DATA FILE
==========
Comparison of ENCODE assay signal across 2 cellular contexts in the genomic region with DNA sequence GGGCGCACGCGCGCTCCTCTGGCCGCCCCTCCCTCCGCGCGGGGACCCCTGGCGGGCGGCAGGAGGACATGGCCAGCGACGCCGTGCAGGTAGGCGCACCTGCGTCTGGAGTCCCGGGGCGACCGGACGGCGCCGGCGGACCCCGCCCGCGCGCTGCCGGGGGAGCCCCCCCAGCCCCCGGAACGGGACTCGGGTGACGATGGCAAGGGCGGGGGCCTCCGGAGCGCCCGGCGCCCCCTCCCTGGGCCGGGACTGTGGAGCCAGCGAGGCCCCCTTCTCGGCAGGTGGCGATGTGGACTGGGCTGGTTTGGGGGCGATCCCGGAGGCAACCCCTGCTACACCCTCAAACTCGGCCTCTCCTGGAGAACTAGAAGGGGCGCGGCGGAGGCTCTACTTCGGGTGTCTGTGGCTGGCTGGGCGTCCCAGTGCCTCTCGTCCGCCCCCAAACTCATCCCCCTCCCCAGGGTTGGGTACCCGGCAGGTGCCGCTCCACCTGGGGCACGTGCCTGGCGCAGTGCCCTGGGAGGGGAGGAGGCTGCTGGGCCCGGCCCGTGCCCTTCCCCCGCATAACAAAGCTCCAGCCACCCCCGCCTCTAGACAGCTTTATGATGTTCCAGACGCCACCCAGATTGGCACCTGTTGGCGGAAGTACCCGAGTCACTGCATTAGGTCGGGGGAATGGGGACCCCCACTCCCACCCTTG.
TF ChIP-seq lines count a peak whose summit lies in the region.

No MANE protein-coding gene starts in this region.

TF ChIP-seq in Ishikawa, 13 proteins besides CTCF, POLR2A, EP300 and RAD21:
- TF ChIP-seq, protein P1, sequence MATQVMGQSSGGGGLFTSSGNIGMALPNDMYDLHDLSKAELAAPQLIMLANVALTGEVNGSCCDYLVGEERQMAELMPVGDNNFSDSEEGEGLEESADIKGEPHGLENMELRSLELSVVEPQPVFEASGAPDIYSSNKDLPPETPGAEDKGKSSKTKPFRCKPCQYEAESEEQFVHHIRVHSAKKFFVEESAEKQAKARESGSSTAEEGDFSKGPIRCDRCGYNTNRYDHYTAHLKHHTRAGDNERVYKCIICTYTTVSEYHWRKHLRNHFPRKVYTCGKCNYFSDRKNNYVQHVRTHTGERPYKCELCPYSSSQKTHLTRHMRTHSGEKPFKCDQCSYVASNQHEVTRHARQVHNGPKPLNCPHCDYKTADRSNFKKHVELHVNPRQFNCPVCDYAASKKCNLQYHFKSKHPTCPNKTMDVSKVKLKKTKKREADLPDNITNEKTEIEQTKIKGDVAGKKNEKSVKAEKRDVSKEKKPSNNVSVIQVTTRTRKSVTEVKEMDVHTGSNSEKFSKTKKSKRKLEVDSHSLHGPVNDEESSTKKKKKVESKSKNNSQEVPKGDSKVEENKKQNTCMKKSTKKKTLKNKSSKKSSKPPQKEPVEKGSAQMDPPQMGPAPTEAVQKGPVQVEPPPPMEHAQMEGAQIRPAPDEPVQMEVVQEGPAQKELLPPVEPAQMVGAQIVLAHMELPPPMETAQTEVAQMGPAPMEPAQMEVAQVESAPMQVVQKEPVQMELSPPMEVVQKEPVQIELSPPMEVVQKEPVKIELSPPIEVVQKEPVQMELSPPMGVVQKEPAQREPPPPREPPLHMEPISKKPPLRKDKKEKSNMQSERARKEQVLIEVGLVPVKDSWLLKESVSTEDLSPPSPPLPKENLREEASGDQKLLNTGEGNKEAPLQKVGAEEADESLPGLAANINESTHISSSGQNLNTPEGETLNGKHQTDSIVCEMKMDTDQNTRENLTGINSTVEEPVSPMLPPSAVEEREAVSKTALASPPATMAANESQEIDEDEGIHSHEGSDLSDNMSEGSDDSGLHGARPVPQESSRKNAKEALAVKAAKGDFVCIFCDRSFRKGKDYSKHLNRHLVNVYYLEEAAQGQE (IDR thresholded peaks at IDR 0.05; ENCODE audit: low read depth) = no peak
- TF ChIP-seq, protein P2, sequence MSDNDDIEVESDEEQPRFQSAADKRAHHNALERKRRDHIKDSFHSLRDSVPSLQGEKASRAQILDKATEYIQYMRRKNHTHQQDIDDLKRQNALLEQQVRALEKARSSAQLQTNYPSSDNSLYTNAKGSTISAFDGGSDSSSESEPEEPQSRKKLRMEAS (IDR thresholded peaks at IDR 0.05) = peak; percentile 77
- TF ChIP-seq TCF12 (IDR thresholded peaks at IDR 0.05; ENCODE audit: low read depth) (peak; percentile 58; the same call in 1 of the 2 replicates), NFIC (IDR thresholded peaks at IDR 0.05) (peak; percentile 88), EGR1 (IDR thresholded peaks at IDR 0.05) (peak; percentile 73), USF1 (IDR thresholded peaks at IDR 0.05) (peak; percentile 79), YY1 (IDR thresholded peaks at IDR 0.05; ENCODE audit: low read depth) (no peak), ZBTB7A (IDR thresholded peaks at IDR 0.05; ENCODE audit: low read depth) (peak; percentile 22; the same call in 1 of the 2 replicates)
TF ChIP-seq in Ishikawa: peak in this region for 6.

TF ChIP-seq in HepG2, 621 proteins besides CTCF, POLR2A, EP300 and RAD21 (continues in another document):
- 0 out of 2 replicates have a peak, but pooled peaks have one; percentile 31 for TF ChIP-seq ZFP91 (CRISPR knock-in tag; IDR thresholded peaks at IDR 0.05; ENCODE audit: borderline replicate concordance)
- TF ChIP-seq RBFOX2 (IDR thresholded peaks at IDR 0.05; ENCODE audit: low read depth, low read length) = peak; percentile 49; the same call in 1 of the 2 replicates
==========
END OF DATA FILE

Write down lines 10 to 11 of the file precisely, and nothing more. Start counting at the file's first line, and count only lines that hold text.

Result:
- 0 out of 2 replicates have a peak, but pooled peaks have one; percentile 31 for TF ChIP-seq ZFP91 (CRISPR knock-in tag; IDR thresholded peaks at IDR 0.05; ENCODE audit: borderline replicate concordance)
- TF ChIP-seq RBFOX2 (IDR thresholded peaks at IDR 0.05; ENCODE audit: low read depth, low read length) = peak; percentile 49; the same call in 1 of the 2 replicates